As described, according to the gaming machine 1 of this embodiment of the present invention, if a part of the body of a character displayed on a screen during the game is touched by a player, the display of the character changes (performance) in response to the part of the body of the character that is touched and the contact mode.

SECOND EMBODIMENT

The external and internal configurations of the gaming machine according to this second embodiment are the same as those of the gaming machine according to the first embodiment, accordingly, a description of these is omitted here.

3. Functions of the Gaming Machine According to the Second Embodiment

The functions of the gaming machine 1 according to this second embodiment are run by a program stored in the ROM 34, which program is executed by the microcomputer 31, or more specifically still, by the CPU 32. The various functions realized by the microcomputer 31, or more specifically, the CPU 32 executing this program, will now be described.

FIG. 25 is a block diagram showing the functions of the gaming machine 1 according to the second embodiment. In the example shown in FIG. 25, the CPU 32 functions as the main control part 401, a credit value/betting value processing part 410 that receives data from this main control part 401, the contact position information acquisition part 403, the contact region determining part 404, the performance data selection part 405 and the game execution part 402.

The main control part 401 is the same as the main control part 401 of the first embodiment, thus a description of this part is omitted here.

The Credit Value/Betting Value Processing Part

The credit value/betting value processing part 410 adds or reduces value (“credit value”) corresponding to the number of coins belonging to the player held in the gaming machine 1. An increase or decrease in this credit value is performed in response to instructions issued from the main control part 401 when there is a payout of coins occurring when a player wins a game or when the player depresses the payout button 6 a. This credit value is stored in a credit value storage part 409 that comprises a determined storage region of the RAM 33 described subsequently and when the game commences, the number of coins (“betting value”) instructed by the player depressing the betting button is stored in a different, determined storage region of the RAM 33.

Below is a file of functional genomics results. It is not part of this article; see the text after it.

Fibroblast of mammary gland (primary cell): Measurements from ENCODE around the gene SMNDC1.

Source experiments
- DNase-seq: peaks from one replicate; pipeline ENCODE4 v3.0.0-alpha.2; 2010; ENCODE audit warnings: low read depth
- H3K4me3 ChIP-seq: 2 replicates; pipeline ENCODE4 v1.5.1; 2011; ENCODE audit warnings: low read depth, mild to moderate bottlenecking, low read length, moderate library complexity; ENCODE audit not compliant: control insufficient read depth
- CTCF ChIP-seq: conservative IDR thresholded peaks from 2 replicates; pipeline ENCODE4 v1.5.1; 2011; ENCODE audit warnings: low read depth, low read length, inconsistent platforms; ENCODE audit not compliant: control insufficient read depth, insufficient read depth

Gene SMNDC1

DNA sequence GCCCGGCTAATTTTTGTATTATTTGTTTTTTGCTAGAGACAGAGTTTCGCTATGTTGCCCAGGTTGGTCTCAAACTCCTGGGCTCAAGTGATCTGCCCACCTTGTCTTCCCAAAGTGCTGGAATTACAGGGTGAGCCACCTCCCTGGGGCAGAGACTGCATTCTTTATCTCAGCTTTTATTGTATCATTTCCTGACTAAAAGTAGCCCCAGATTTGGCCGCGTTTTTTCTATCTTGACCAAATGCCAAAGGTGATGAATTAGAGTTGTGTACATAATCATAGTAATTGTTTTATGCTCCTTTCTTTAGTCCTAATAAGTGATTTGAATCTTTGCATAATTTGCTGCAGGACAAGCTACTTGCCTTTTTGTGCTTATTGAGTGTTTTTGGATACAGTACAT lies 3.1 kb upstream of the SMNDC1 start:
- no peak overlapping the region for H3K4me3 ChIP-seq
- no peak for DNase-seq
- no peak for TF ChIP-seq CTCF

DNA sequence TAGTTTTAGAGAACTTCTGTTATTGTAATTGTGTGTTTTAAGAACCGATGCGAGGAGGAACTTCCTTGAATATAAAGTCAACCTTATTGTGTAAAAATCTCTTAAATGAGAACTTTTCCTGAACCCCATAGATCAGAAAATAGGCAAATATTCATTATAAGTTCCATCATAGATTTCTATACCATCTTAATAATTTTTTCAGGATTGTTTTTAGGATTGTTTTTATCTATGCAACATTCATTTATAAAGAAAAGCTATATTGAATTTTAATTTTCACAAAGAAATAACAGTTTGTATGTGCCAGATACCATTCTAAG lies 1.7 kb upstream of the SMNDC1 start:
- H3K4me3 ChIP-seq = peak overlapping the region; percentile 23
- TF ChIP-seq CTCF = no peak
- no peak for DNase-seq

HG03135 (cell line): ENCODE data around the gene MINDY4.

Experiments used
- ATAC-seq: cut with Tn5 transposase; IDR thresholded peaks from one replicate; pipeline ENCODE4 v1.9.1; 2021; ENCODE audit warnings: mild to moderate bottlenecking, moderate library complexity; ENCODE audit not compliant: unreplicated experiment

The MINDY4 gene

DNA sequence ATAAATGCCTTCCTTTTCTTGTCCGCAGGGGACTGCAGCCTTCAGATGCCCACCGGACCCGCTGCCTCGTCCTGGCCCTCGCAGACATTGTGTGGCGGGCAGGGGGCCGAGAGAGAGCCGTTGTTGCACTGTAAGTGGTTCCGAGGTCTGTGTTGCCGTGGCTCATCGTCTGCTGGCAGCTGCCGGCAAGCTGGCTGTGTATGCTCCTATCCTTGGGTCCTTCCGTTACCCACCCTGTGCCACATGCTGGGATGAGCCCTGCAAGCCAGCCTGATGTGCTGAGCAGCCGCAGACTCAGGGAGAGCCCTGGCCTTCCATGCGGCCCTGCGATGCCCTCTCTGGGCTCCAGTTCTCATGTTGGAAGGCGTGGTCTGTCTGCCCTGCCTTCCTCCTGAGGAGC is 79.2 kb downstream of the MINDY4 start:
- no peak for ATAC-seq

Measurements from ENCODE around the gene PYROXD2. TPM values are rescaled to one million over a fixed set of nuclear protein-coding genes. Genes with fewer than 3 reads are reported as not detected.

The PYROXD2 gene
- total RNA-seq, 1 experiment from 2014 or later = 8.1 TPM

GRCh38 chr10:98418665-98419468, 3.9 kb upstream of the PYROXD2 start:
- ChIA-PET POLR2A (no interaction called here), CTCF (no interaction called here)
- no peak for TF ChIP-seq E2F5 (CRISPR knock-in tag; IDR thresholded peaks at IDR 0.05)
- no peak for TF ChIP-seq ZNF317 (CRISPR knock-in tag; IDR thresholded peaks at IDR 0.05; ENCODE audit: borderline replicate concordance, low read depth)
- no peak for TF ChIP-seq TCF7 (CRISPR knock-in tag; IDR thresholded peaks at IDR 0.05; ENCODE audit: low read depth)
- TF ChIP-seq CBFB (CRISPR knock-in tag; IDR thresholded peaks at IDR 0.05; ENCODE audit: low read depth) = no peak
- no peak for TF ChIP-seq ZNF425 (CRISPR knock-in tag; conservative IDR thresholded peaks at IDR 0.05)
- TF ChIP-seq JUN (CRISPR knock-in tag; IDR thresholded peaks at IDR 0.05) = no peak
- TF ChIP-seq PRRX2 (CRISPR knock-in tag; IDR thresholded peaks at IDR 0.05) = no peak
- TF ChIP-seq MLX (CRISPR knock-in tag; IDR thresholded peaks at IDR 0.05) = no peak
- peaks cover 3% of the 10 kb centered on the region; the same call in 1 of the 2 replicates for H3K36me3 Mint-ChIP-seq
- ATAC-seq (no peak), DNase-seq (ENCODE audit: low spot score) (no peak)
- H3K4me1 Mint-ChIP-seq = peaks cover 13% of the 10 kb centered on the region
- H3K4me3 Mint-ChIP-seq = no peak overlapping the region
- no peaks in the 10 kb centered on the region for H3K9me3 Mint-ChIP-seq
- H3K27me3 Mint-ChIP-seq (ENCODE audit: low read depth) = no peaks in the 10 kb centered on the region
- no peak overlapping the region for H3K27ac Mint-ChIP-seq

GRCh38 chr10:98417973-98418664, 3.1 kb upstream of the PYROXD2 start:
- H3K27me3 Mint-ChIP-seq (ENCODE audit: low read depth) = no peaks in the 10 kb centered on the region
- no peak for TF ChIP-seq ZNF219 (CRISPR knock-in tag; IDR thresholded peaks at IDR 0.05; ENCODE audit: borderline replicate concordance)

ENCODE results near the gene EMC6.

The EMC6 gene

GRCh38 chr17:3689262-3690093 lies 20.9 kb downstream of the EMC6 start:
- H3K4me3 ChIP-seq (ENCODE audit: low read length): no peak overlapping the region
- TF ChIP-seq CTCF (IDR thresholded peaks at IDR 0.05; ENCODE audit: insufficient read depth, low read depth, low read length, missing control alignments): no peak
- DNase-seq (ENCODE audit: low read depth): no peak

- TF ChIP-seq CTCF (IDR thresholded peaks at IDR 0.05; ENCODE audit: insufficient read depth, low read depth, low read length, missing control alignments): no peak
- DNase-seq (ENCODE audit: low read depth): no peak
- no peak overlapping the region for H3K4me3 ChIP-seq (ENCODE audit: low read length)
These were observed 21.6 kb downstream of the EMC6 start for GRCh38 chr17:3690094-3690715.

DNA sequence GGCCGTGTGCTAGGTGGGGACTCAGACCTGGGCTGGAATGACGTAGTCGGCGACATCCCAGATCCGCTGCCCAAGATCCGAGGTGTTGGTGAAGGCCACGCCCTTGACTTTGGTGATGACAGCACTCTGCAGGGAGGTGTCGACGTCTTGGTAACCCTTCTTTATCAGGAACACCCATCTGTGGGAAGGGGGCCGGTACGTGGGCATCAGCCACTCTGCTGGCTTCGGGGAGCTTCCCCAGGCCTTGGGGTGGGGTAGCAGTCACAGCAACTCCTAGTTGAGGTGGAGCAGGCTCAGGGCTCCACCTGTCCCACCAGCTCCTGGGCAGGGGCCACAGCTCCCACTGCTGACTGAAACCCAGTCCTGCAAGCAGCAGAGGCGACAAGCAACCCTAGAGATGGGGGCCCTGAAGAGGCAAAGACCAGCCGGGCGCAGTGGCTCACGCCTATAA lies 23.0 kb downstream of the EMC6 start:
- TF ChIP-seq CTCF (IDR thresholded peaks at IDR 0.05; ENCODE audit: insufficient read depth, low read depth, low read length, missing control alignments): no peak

More specifically, once the main control part 401 receives a coin input detection signal from the inserted-coin sensor 73, the main control part 401 starts up the credit value/betting value processing part 410. The credit value/betting value processing part 410 then increases or decreases the credit value stored in a credit value storage part 409 described subsequently, in compliance with the coin input detection signal.

Further, if the main control part 401 receives a payout signal from the control panel 5, the main control part 401 starts up the credit value/betting value processing part 410. The credit value/betting value processing part 410 then sends a drive instruction to the hopper driving circuit 63 in compliance with this payout signal, thereby paying out the coins to the hopper 64 and makes a reduction from the credit value stored in a credit value storage part 409 described subsequently, of the number of coins paid out to the hopper 64.

Moreover, the credit value/betting value processing part 410 adds value corresponding to the number of coins acquired by a player if the player wins, to the value stored in the credit value storage part 409. The main control part 401 functions as an insertion determining means that references the credit value storage part 409 and determines whether or not there has been an input of credit.

The contact position information acquisition part 403, the contact region determining part 404 and the performance data selection part 405 are the same as those respective parts according to the first embodiment, thus a description of these parts is omitted here.

The contact region determining part 404 and the performance data selection part 405 comprise a character display mode change part 411 equivalent to a character image changing means.

The Game Execution Part